• Serious accident on the transport infrastructure affecting the local access. For example, a train crash, resulting in the restriction of access to your business premises.

Natural Threats
Natural threats are events such as earthquakes, and incidents such as adverse weather conditions. In extreme cases they can cause serious damage to a locality, and significantly affect the business.
Such events can take days, weeks or even months to recover from. The affect of such an event may include:

  • Denial of access to the site.

  • Loss of staff temporarily and permanently. This loss of expertise may reduce the standard of service provision further, and increase the time to recover.

  • Loss of building and equipment.

  • Interrupted essential services such as gas and electricity.

  • Interrupted communications both voice and data

  • Interrupted supplies.

  • Interrupted deliveries.

Human Threats
Human Threats cover events such as riots, civil disturbances, vandalism, terrorism and sabotage. They may be targeted on an area, or on a particular business. They may not always result in damage to property, but can cause significant disruption by the intimidation of staff, and delays to supplies and deliveries.
Human threats also cover less dramatic events, such as problems with car parking or access to the site. Although property damage is minimal these events can cause significant disruption to operations as they impede staff movements, and supplies movements.

Site Location Hazards
Site Location hazards concern the immediate vicinity around the site. It includes the transport infrastructure and neighbouring premises.
Transport incidents that can affect the business include:

  • Major train derailment.

  • Airport incident.

  • Major road traffic accident.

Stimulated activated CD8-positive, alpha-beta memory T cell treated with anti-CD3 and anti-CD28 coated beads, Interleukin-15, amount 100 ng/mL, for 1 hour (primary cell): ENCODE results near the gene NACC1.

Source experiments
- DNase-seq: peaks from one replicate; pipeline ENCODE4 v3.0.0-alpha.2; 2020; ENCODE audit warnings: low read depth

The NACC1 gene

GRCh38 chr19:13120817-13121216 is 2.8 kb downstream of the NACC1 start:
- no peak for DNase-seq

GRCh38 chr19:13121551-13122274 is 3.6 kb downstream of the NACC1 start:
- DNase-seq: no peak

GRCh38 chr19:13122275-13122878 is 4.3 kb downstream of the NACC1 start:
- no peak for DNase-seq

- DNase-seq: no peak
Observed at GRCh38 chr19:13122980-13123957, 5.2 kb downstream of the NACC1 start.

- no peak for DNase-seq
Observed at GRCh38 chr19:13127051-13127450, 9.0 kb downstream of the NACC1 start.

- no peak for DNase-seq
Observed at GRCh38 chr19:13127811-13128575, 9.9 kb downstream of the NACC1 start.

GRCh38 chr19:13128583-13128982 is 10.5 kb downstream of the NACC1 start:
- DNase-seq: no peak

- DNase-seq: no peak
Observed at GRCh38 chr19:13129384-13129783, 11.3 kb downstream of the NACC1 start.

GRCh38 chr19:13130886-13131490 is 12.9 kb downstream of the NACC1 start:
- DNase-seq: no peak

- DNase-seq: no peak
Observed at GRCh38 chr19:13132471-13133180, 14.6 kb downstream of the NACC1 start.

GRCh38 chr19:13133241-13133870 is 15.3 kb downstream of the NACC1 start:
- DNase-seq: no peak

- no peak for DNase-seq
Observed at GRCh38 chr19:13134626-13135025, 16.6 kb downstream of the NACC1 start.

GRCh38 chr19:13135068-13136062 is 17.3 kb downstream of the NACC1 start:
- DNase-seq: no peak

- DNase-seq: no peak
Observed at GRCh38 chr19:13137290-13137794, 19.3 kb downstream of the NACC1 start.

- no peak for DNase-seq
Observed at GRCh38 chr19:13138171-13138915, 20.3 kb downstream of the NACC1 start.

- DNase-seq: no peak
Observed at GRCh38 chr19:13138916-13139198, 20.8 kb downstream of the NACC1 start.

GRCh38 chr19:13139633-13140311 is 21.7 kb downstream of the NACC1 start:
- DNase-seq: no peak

A serious incident at a nearby business may affect your business. The nature of the business, and the hazardous substances used will influence the likely impact of the incident.
The impact of site location incidents will be to restrict access to your own location.

Site / Building Threats
The threat to the IT service is significantly influenced by the threat to the building and site where the Server Room is located.

Security
Physical security for the protection of the site is the first line of defence for the Server Room facility. The risk assessment considers:

  • Use of security staff.

  • External lighting and fencing.

  • Use of external video cameras and internal video cameras.

  • The monitoring of intruder alarms.

  • Environmental system alarms (e.g. power).

  • Additional alarms for critical/high value computer equipment.

  • The use of a Receptionist adds another layer of security.

  • The access to the building/site throughout a 24-hour period. The key holder role, and access to all "locked" areas.

  • Visitor management. Car parking spaces, issue of visitor passes.

  • Management of emergency contact lists.

  • The use of staff security cards.